To keep millions of Americans attached to the workforce during COVID-19 closures, federal lawmakers created the Paycheck Protection Program, which supplies loans to small businesses to keep their workers employed—even while operations are shut down. The program is so popular, Congress had to replenish funds for it within weeks of the first loan application approval.
The lesson? Government policies matter. Congress wields significant power, particularly in an economic downturn. What it does, and what it does not do, will have far-reaching consequences. Indeed, that is the message a recent Government Accountability Office (GAO) report sent to lawmakers. The report explores incentives the U.S. Department of Health and Human Services (HHS) could provide to manufacturers to spur the development of antibiotics.
That cause is increasingly important. The GAO report notes, “Experts warn that the current pipeline of antibiotics in development is insufficient to meet the threat of” antibiotic resistance. And that threat is dire: according the U.S. Centers for Disease Control and Prevention, at least 2.8 million people in the United States are infected with antibiotic-resistant bacteria or fungi annually, and more than 35,000 people die as a result.
Forbes contributor Nicole Fisher noted these numbers are the equivalent of commercial plane crash each week. Fisher also found that, due to lost wages, hospital stays, and premature death, the United States lost about $35 billion in 2008 due to antibiotic-resistant infections. Fisher argued there are few new antibiotics in development because “the private sector is financially disincentivized to create new antibiotics.”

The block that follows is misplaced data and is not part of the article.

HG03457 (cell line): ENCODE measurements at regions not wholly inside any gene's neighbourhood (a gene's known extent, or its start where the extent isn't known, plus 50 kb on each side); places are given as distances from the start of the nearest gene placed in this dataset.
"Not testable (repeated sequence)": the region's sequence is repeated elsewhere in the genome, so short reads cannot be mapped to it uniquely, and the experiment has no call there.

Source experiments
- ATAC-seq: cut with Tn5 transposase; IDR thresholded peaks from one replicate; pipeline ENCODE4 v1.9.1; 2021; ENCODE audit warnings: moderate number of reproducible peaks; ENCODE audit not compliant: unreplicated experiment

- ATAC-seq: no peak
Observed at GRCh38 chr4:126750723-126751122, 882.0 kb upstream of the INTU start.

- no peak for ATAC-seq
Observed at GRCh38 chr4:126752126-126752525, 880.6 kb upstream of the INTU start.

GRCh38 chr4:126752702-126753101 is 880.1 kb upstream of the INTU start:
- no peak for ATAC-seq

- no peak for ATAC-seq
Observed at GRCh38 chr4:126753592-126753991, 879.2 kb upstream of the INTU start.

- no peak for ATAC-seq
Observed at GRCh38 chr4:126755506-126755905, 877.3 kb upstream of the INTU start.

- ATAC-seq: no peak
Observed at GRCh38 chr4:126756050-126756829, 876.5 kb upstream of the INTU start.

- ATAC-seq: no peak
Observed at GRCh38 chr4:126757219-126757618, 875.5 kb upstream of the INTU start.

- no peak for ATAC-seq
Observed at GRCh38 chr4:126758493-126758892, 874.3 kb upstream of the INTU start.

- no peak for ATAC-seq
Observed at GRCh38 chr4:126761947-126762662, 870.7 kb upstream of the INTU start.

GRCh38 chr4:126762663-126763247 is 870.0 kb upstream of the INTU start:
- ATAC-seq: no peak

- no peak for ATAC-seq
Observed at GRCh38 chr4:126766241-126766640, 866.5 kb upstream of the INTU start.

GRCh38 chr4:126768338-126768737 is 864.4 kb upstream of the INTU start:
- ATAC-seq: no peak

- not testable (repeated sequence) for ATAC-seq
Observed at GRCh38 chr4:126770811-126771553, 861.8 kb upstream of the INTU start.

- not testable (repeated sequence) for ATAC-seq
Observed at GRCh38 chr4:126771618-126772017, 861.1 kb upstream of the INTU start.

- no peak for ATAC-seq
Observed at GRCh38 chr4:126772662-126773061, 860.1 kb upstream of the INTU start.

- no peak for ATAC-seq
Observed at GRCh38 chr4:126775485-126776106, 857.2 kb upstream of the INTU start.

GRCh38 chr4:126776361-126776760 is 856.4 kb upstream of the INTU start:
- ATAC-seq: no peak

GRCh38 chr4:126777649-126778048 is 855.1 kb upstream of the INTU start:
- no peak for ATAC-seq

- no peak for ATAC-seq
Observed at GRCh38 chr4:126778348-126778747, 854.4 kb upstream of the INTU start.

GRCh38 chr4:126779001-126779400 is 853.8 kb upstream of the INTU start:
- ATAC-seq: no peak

She is not the only one who has reached that conclusion.
In Newsweek, Helen Boucher, a physician at Tufts Medical Center in Boston and director of its infectious disease fellowship and heart transplant programs, discussed drug resistance to antibiotics. She said “doctors have no drugs to give their patients for what once were treatable infections but are now life-threatening” because “sales wouldn’t bring in enough to justify the cost.” She explained that existing antibiotics manufacturers “at or near bankruptcy, and small biotech companies are struggling.”
That is right. According to a STAT News article by Dr. Manos Perros, “Achaogen, a company that overcame the innumerable technical and scientific challenges that face developers of antimicrobial drugs and created a new FDA-approved, commercialized antibiotic, filed for bankruptcy.” Perros also explained, “Other biotechnology companies with recently FDA-approved antibiotics are terminating their research and development efforts in an attempt to survive an unsustainable commercial market.”
The GAO reached the same conclusion. Its report explains, “Several challenges impede the development of new treatments for resistant infections, notably inadequate return on investment for drug companies largely due to low prices and a limited patient population for whom these treatments would be appropriate.”
The GAO offers several suggestions that could help spur antibiotic development, and those ideas are worth exploring, but, broadly, this report should be an important reminder to executive and legislative branch policymakers to exercise caution as they consider drug pricing legislation. Plain and simple: price controls on new treatments will leave American biopharmaceutical companies with less room to innovate.